Orang kaya like kaya
A century-old kopitiam in Penang gets a visit from a billionaire.
WHEN my friend Julie Ang, who helps out at the Kong Thai Lai Coffee Shop in Hutton Lane, told me about Robert Kuok’s recent visit there, I had to go and see for myself what was so special about the place. After all, billionaire hoteliers don’t pop in to have a cup of coffee in any old kopitiam.
“He came here at the beginning of July,” confirmed proprietor Gary Tan, 52, “and had a cup of our local home-brewed black coffee. He enjoyed it so much that he then ordered another 8kg of the powder to take away!” Framed articles of the visit, reported in the Chinese press, take pride of place on one wall.
This humble coffee shop is a true relic of days gone by. Established over 100 years ago and now passed on to Tan via his grandfather and father, it was a centre of the community. Local residents, regardless of race or religion, would pop in to escape the debilitating heat of the afternoon sun, relishing the casual, friendly atmosphere. There’s no need for expensive air-conditioners; the shady interior is kept cool by ceiling fans and the thick tiled walls.
The local coffee they serve is strong, so sweet and thick it is almost treacly, and guaranteed to put a coating on your tongue. Prices have gone up 10-20 sen to 90 sen – RM1.10 depending on whether you order a kopi (coffee with condensed milk) or kopi-o (black coffee), and their pnuar chneh sek nooi (soft boiled egg) is now served in trendy shot glasses, but apart from that, not much else has changed.
Certainly the kitchen at the back has remained the same since the place was built, and the front dining area houses an eclectic mix of mismatched tables and chairs, probably as a result of newer items being brought in to replace knackered old ones. Some are probably originals.
“We were offered quite a lot of money for that one,” Tan gestured to one of the marble-topped tables nearby, “but we declined.”
Nothing goes better with a good, strong cup of local coffee than toast and kaya (coconut jam), and you can order their Roti Kiap aka Roti Kahwin – two slices of white Hainan bread, one spread with butter and the other with kaya “married” together. They are so airy, it’s like eating a light, crispy cracker.
Although the bread is supplied to them, the kaya is made in-house from the same traditional recipe they have always used. It is a slow, painstaking process which takes some seven to eight hours as the santan (coconut milk), sugar and 70-egg custard is cooked in an old biscuit tin over a low heat. It is stirred every few minutes to prevent curdling and also to stop the bottom from sticking and burning. The final step is the addition of caramelised sugar to give it its customary satiny, brown finish.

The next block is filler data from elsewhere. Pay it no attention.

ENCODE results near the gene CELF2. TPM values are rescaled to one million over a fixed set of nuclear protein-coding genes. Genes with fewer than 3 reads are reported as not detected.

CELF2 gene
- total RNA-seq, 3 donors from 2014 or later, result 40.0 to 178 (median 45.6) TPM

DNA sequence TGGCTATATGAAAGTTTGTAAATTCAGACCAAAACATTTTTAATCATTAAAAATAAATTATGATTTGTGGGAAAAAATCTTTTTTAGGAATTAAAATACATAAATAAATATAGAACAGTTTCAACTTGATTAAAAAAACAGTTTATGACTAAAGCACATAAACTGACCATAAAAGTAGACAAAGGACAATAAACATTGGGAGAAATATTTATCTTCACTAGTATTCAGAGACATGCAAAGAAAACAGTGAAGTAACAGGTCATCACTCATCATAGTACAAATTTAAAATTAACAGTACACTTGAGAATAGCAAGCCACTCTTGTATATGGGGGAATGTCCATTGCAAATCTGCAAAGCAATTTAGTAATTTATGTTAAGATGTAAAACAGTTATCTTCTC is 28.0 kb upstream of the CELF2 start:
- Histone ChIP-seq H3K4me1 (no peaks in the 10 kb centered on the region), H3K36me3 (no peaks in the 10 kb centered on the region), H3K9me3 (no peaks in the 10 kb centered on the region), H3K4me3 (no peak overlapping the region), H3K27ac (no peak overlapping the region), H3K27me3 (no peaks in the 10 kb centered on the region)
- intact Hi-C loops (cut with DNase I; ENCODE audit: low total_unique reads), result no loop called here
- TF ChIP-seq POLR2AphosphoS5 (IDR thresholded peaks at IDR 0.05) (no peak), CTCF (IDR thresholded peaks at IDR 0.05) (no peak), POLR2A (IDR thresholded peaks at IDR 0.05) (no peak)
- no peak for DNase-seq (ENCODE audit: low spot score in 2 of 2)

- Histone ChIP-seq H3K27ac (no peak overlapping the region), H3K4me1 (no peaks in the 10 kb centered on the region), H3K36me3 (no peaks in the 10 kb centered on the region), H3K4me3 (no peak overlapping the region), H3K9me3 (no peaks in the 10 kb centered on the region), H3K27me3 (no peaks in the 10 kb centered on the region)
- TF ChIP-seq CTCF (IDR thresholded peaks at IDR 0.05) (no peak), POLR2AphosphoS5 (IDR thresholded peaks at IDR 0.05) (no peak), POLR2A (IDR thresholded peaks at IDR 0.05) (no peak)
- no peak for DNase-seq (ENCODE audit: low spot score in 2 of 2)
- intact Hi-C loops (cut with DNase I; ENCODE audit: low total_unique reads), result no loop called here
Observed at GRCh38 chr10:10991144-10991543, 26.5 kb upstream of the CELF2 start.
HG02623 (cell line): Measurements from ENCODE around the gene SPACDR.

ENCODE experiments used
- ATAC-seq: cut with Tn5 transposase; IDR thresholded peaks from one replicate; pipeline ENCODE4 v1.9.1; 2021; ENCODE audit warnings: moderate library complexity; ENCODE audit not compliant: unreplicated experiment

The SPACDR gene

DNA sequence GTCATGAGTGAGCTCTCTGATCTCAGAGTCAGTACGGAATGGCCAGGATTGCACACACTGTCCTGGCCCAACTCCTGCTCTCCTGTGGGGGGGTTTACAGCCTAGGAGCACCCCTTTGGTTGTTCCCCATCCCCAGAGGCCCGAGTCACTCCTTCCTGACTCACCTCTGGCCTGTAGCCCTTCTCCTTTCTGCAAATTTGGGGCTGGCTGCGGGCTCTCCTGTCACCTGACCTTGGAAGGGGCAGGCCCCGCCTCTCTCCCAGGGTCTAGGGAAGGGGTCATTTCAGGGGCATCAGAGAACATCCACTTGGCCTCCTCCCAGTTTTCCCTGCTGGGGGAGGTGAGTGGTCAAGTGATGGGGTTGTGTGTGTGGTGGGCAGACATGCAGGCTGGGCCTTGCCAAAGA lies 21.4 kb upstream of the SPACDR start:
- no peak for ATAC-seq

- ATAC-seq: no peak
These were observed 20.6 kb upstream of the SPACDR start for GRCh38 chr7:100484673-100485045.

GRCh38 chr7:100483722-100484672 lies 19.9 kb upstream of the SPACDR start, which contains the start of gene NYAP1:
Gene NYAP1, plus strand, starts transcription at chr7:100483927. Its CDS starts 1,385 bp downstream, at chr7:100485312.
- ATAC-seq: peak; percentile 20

“Our kaya is popular,” Tan said, “because it is home cooked the traditional way with no preservatives.” None is needed, really, because despite making a whopping 20kg batch each time, during a busy week, they may need to replenish two or three times. The kaya is also available for purchase in jars.
Whether it is the kopi, the Roti Kiap or indeed the kin jay p’nui (economy rice) which is available at lunch time, some of their loyal customers have been going there for decades. It is a favourite place for local businessmen to congregate, where they can while a few hours away, k’hakkok (chit chat) with friends, wheeling and dealing over a cup of the local brew. It’s a place for everyone, whether rich or poor – even Mr Honda himself, Loh Boon Siew, was apparently known to have frequented it several times a week.
Khor Kang Chai, 63, has been going there for his regular coffee fix for the past 50 years, and despite having to give up coffee for health reasons now, he makes it a point to drop in daily, sometimes even twice a day.
“I used to go for martial arts classes around the corner,” he reminisced.
William Lee, 72, a retired textile dealer who lives in “Sin Kay” (Lebuh Campbell) has been going there two to three times a week for the past 40 years. “It is very convenient for me, and it’s nice and quiet.”
At least it was, until recently, when it was thrust into the limelight by the hotelier’s visit, a situation not necessarily popular with some of their other regulars.
“Oh no, not more press coverage! There won’t be any room left for us soon,” moaned Peter Ng, Lee’s old school mate.
Kong Thai Lai Coffee Shop is at 6 Hutton Lane, Penang. Opening hours: 7.30am-5pm (3pm on Saturdays); closed on Sundays.